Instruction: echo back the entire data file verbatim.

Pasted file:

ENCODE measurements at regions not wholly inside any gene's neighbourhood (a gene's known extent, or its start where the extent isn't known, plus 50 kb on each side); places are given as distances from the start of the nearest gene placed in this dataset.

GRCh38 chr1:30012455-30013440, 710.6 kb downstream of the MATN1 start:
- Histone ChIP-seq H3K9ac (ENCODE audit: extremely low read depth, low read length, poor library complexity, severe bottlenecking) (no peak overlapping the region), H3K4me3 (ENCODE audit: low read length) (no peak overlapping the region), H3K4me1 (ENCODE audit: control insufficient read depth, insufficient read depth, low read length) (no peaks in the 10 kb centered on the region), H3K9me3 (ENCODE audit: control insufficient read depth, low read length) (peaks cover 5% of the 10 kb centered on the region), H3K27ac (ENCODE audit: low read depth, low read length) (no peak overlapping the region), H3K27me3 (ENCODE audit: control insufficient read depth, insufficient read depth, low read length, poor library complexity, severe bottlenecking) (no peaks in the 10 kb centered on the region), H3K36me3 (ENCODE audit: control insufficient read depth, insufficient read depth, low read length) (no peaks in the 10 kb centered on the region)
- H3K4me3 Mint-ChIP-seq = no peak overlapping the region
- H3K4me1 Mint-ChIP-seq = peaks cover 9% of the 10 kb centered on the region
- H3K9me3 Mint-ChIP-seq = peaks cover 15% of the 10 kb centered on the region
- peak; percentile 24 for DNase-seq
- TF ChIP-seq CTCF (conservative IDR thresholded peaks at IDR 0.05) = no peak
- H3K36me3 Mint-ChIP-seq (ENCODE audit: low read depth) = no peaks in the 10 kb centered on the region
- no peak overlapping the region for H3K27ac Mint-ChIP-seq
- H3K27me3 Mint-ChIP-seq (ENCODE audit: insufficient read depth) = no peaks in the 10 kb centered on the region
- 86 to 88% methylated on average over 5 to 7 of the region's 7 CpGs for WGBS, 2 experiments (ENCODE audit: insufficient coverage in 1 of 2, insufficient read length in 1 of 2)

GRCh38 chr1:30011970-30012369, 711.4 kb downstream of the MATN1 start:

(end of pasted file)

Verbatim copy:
ENCODE measurements at regions not wholly inside any gene's neighbourhood (a gene's known extent, or its start where the extent isn't known, plus 50 kb on each side); places are given as distances from the start of the nearest gene placed in this dataset.

GRCh38 chr1:30012455-30013440, 710.6 kb downstream of the MATN1 start:
- Histone ChIP-seq H3K9ac (ENCODE audit: extremely low read depth, low read length, poor library complexity, severe bottlenecking) (no peak overlapping the region), H3K4me3 (ENCODE audit: low read length) (no peak overlapping the region), H3K4me1 (ENCODE audit: control insufficient read depth, insufficient read depth, low read length) (no peaks in the 10 kb centered on the region), H3K9me3 (ENCODE audit: control insufficient read depth, low read length) (peaks cover 5% of the 10 kb centered on the region), H3K27ac (ENCODE audit: low read depth, low read length) (no peak overlapping the region), H3K27me3 (ENCODE audit: control insufficient read depth, insufficient read depth, low read length, poor library complexity, severe bottlenecking) (no peaks in the 10 kb centered on the region), H3K36me3 (ENCODE audit: control insufficient read depth, insufficient read depth, low read length) (no peaks in the 10 kb centered on the region)
- H3K4me3 Mint-ChIP-seq = no peak overlapping the region
- H3K4me1 Mint-ChIP-seq = peaks cover 9% of the 10 kb centered on the region
- H3K9me3 Mint-ChIP-seq = peaks cover 15% of the 10 kb centered on the region
- peak; percentile 24 for DNase-seq
- TF ChIP-seq CTCF (conservative IDR thresholded peaks at IDR 0.05) = no peak
- H3K36me3 Mint-ChIP-seq (ENCODE audit: low read depth) = no peaks in the 10 kb centered on the region
- no peak overlapping the region for H3K27ac Mint-ChIP-seq
- H3K27me3 Mint-ChIP-seq (ENCODE audit: insufficient read depth) = no peaks in the 10 kb centered on the region
- 86 to 88% methylated on average over 5 to 7 of the region's 7 CpGs for WGBS, 2 experiments (ENCODE audit: insufficient coverage in 1 of 2, insufficient read length in 1 of 2)

GRCh38 chr1:30011970-30012369, 711.4 kb downstream of the MATN1 start: